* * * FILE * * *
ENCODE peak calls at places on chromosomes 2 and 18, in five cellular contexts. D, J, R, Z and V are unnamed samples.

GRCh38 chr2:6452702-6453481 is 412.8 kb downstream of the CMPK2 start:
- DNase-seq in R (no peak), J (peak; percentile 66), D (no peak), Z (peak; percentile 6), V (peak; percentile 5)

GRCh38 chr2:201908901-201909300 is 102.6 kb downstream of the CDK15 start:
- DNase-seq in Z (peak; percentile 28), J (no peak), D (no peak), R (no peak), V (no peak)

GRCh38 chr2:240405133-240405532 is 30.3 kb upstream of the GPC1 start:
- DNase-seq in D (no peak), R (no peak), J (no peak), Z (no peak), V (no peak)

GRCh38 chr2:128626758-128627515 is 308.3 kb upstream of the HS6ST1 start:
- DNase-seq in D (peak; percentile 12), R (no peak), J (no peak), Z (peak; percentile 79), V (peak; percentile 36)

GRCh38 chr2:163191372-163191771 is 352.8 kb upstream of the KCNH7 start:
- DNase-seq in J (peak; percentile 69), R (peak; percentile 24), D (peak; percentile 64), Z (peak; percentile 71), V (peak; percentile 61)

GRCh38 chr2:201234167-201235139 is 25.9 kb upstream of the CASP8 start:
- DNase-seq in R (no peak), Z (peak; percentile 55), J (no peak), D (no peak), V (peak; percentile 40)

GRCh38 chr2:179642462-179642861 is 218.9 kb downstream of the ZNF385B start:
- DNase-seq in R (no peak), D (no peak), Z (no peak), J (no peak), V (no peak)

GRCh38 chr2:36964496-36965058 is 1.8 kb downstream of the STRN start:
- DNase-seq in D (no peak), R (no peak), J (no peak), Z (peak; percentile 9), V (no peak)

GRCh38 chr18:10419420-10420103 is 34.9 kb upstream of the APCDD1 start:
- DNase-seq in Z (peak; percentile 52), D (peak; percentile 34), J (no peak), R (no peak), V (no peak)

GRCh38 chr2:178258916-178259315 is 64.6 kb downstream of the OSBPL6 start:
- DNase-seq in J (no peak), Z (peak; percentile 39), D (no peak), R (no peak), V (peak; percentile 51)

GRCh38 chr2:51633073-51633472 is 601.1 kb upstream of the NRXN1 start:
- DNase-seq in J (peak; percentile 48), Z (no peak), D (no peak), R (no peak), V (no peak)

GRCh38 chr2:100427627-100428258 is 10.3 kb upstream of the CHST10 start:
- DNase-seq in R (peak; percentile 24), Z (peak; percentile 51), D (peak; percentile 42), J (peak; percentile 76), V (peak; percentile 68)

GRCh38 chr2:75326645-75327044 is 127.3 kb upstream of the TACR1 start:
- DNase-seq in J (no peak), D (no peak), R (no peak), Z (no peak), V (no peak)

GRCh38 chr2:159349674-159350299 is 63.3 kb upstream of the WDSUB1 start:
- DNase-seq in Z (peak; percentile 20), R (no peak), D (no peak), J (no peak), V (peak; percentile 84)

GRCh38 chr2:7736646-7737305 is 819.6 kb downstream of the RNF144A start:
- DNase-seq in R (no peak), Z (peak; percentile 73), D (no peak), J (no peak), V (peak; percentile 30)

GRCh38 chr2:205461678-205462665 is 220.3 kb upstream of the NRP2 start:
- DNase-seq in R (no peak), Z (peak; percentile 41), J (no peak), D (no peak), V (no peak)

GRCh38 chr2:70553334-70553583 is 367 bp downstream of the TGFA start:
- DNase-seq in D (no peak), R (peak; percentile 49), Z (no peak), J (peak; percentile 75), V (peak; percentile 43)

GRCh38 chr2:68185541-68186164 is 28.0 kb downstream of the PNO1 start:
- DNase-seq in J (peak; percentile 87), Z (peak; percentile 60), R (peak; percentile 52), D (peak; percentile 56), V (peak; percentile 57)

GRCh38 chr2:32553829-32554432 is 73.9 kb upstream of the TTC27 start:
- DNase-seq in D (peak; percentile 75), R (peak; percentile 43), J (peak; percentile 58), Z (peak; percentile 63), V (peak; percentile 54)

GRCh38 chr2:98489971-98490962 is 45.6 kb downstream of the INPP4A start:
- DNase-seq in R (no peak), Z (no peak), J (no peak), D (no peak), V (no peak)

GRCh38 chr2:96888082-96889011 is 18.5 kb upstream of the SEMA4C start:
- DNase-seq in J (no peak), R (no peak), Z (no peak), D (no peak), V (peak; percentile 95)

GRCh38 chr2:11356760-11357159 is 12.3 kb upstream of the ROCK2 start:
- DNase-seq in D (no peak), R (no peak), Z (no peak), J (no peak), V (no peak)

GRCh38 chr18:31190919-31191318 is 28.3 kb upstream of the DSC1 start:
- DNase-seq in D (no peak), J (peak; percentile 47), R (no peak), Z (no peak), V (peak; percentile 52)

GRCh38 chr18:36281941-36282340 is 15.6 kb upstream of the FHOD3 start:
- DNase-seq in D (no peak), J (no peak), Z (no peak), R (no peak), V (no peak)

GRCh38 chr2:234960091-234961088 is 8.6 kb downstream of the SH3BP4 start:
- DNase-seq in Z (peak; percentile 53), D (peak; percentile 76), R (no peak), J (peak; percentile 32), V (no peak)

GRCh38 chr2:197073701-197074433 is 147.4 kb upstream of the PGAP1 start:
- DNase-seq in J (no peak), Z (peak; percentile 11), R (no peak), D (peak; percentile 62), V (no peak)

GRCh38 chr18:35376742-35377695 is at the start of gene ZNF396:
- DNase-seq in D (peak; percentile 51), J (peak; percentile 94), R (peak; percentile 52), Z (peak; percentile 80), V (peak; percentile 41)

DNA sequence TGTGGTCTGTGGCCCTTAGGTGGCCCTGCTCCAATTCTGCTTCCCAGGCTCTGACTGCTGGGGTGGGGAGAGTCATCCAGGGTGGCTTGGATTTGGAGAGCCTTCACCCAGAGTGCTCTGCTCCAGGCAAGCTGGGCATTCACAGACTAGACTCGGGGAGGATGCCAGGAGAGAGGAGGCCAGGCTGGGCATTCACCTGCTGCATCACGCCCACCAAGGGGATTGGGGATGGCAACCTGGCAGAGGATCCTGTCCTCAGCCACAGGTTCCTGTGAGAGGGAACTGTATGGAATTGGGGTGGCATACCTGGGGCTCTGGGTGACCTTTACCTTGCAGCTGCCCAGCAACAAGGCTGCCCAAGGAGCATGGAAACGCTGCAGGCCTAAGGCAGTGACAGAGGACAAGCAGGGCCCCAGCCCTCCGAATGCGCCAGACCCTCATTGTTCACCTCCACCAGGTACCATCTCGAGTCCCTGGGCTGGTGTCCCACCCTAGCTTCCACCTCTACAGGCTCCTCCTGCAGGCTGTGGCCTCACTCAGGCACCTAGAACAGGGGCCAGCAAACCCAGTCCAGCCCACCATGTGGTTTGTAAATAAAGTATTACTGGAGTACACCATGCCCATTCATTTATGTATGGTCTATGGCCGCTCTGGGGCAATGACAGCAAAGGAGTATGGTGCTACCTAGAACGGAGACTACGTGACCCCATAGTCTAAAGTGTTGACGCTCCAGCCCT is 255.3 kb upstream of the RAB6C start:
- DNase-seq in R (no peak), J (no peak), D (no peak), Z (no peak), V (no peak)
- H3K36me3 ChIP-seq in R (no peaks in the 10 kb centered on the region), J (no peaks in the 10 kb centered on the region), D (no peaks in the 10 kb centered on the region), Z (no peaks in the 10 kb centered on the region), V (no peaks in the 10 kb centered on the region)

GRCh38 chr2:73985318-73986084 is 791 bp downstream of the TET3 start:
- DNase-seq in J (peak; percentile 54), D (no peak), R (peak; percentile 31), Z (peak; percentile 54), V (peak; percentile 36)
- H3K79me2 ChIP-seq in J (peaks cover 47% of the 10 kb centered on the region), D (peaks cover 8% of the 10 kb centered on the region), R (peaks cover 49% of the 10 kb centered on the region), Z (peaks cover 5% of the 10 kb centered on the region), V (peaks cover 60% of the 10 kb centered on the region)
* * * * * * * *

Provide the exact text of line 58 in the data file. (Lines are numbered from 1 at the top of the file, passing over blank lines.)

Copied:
- H3K36me3 ChIP-seq in R (no peaks in the 10 kb centered on the region), J (no peaks in the 10 kb centered on the region), D (no peaks in the 10 kb centered on the region), Z (no peaks in the 10 kb centered on the region), V (no peaks in the 10 kb centered on the region)